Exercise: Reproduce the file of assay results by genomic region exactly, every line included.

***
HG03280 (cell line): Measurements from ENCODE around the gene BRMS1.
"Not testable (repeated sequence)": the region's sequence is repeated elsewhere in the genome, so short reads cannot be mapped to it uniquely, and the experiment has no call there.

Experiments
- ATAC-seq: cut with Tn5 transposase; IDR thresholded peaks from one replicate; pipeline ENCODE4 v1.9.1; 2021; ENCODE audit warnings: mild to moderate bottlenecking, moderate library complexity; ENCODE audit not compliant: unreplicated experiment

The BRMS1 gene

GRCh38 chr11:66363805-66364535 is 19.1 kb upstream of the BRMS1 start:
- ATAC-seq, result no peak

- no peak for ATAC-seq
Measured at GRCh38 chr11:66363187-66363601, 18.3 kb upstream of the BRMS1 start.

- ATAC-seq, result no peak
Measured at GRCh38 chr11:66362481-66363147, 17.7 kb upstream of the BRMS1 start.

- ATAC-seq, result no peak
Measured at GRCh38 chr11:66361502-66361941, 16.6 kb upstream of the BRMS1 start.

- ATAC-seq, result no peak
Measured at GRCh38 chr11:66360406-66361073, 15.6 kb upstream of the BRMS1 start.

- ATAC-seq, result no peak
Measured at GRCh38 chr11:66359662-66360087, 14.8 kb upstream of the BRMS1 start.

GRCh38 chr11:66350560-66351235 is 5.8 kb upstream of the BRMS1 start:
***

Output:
HG03280 (cell line): Measurements from ENCODE around the gene BRMS1.
"Not testable (repeated sequence)": the region's sequence is repeated elsewhere in the genome, so short reads cannot be mapped to it uniquely, and the experiment has no call there.

Experiments
- ATAC-seq: cut with Tn5 transposase; IDR thresholded peaks from one replicate; pipeline ENCODE4 v1.9.1; 2021; ENCODE audit warnings: mild to moderate bottlenecking, moderate library complexity; ENCODE audit not compliant: unreplicated experiment

The BRMS1 gene

GRCh38 chr11:66363805-66364535 is 19.1 kb upstream of the BRMS1 start:
- ATAC-seq, result no peak

- no peak for ATAC-seq
Measured at GRCh38 chr11:66363187-66363601, 18.3 kb upstream of the BRMS1 start.

- ATAC-seq, result no peak
Measured at GRCh38 chr11:66362481-66363147, 17.7 kb upstream of the BRMS1 start.

- ATAC-seq, result no peak
Measured at GRCh38 chr11:66361502-66361941, 16.6 kb upstream of the BRMS1 start.

- ATAC-seq, result no peak
Measured at GRCh38 chr11:66360406-66361073, 15.6 kb upstream of the BRMS1 start.

- ATAC-seq, result no peak
Measured at GRCh38 chr11:66359662-66360087, 14.8 kb upstream of the BRMS1 start.

GRCh38 chr11:66350560-66351235 is 5.8 kb upstream of the BRMS1 start: